A per­ma­cul­ture gar­den of­fers a num­ber of ad­van­tages and one of them is be­ing able to adapt to the con­di­tions be­ing pre­sented at any given time.

“It’s been a bit hard since we first had cov­er­age of the gar­den we have pretty much had 18 months of drought which hasn’t be very con­ducive to growth,” Mr Smith said.

“So we are plant­ing a hand­ful of Aus­tralian na­tive food plants along with In­dian and African na­tive food plants.

“They are highly adapted to drought and those spe­cific va­ri­eties have thrived de­spite in­cred­i­bly hot and dry sum­mers which is a real sil­ver lin­ing.”

Be­gin­ning a per­ma­cul­ture gar­den is a dif­fi­cult and costly prospect at first but one that pays off down the line, Mr Smith said.

“Start­ing things out does present a host of is­sues to over­come and it does take a while be­fore the gar­den starts to be­come sus­tain­able,” Mr Smith said.

“But once you get things up and run­ning and the gar­den is tak­ing hold, it re­ally does pay off the in­vest­ment in time and money.

“How­ever it’s al­lowed us time to build the soils to add in a lot of com­post and mulch to main­tain a lot, which will pay off when it rains and with the El Niño hav­ing broke there’s a chance of it mov­ing into a La Niña with more rain.”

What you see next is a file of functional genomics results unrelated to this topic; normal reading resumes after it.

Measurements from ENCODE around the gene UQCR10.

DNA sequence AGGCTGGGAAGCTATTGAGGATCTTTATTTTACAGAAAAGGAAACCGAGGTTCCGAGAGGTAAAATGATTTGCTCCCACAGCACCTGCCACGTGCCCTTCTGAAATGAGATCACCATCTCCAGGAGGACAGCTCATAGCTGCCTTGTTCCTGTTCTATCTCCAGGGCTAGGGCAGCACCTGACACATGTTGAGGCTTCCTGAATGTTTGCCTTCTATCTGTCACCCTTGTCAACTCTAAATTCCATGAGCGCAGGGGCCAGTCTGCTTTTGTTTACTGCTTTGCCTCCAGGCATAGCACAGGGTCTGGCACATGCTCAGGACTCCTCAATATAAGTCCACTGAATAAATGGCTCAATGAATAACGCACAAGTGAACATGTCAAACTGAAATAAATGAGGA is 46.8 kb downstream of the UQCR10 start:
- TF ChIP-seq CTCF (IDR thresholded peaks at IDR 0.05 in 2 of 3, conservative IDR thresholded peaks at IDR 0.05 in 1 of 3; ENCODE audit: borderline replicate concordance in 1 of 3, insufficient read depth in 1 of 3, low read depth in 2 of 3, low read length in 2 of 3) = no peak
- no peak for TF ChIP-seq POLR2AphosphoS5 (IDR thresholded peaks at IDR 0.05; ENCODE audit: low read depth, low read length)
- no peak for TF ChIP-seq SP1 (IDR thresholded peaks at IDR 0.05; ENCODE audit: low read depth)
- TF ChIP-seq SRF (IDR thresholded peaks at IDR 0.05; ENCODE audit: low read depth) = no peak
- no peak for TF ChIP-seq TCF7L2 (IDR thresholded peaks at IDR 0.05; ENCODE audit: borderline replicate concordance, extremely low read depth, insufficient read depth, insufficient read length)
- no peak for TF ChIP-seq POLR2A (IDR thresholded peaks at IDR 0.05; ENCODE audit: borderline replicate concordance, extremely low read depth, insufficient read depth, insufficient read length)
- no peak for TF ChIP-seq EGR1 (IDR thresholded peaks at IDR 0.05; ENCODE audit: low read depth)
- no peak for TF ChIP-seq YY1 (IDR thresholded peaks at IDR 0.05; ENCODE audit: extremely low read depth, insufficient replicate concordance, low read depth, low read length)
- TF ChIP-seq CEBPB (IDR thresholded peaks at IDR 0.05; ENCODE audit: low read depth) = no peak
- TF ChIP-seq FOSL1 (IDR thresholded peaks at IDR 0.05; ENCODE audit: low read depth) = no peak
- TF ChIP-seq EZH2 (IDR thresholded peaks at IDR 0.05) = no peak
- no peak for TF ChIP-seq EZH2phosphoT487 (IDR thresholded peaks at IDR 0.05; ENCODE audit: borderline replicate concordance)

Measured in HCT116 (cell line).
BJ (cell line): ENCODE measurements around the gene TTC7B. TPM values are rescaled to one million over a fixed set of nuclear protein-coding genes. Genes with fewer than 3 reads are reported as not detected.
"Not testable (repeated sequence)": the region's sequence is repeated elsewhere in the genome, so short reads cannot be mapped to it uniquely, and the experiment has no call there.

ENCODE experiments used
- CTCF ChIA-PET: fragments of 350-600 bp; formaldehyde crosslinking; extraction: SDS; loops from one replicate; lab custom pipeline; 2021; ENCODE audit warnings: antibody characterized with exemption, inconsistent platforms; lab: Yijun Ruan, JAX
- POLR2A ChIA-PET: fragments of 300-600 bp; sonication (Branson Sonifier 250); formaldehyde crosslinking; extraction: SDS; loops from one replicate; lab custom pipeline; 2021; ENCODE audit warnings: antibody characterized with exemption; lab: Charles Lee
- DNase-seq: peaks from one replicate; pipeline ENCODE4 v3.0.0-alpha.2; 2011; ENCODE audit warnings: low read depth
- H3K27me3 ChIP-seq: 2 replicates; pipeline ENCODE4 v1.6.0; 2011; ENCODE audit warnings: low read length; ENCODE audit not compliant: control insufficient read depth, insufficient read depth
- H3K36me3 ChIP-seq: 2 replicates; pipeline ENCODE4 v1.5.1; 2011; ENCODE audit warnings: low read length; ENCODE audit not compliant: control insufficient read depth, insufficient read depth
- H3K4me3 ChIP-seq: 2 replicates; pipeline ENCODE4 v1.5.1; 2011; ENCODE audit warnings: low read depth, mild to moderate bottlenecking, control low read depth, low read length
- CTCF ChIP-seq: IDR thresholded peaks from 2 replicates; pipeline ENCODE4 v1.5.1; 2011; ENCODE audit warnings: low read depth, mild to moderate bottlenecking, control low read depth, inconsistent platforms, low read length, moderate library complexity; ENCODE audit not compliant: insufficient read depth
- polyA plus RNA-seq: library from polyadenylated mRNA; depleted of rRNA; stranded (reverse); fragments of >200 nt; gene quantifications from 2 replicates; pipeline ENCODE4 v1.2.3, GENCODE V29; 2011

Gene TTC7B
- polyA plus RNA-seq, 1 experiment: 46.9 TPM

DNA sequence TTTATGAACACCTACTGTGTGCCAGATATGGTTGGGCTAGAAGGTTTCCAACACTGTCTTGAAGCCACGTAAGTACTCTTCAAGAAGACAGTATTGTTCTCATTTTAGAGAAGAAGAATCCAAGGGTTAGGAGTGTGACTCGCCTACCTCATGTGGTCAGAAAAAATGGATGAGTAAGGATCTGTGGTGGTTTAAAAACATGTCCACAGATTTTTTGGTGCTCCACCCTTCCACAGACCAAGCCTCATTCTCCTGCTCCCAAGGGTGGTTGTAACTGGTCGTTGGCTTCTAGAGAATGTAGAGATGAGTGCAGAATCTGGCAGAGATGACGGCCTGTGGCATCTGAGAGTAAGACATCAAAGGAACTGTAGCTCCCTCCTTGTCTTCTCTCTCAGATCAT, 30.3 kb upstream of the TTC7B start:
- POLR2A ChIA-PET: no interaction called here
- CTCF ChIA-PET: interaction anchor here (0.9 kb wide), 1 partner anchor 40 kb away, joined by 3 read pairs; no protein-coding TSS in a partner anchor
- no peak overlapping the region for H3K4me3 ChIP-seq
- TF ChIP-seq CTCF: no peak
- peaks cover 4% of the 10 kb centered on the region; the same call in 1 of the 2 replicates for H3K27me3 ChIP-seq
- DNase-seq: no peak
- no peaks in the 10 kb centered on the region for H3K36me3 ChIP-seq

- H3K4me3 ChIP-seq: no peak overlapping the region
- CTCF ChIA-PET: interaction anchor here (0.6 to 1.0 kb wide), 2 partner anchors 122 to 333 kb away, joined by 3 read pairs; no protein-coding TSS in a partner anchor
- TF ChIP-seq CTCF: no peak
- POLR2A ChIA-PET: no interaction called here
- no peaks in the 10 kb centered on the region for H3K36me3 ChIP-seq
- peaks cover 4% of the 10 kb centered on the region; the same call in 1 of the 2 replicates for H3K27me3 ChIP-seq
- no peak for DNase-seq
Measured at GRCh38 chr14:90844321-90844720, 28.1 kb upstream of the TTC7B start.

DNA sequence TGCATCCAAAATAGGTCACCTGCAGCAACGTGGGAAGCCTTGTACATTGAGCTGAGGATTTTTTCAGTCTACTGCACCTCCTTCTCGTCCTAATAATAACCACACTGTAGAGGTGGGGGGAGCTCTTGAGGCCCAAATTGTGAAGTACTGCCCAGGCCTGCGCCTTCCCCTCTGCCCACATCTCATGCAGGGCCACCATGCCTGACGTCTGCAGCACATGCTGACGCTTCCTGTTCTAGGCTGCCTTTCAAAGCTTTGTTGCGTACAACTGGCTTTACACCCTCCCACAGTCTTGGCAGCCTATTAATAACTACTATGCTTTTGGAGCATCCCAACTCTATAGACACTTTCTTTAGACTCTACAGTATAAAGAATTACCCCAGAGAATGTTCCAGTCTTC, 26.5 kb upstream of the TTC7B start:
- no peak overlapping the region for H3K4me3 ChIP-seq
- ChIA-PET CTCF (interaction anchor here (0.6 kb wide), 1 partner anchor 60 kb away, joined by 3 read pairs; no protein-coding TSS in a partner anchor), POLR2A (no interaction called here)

Mr Smith said one of the most ful­fill­ing as­pects of per­ma­c­ul­rure was be­ing able to mix modern tech­nol­ogy like so­lar with an­cient farm­ing tech­niques.

For more in­for­ma­tion on how to start your own self-sus­tain­ing gar­den you can visit Mr smith’s web­site gayn­dah­per­ma­cul­ture.com.

PHO­TOS: ADAM MCCLEERY

PER­MA­CUL­TURE: Isaac Smith and part­ner Maigen Scar­let have worked hard on the gar­den.

A mango tree with a pas­sion-fruit vine.

The be­gin­nings of a mo­saic path­way.

GOOD GROWTH: A high view of Isaac Smith and part­ner Maigen Scar­let ‘s back gar­den.

PHOTO: CON­TRIB­UTED

Isaac Smith and part­ner Maigen Scar­let bought a so­lar oven.

Isaac Smith over­see­ing his plants.

Isaac Smith has a va­ri­ety of flora grow­ing in his gar­den.

A pond in the back cor­ner al­lows for more va­ri­ety.

Some plants are housed in­side the green house.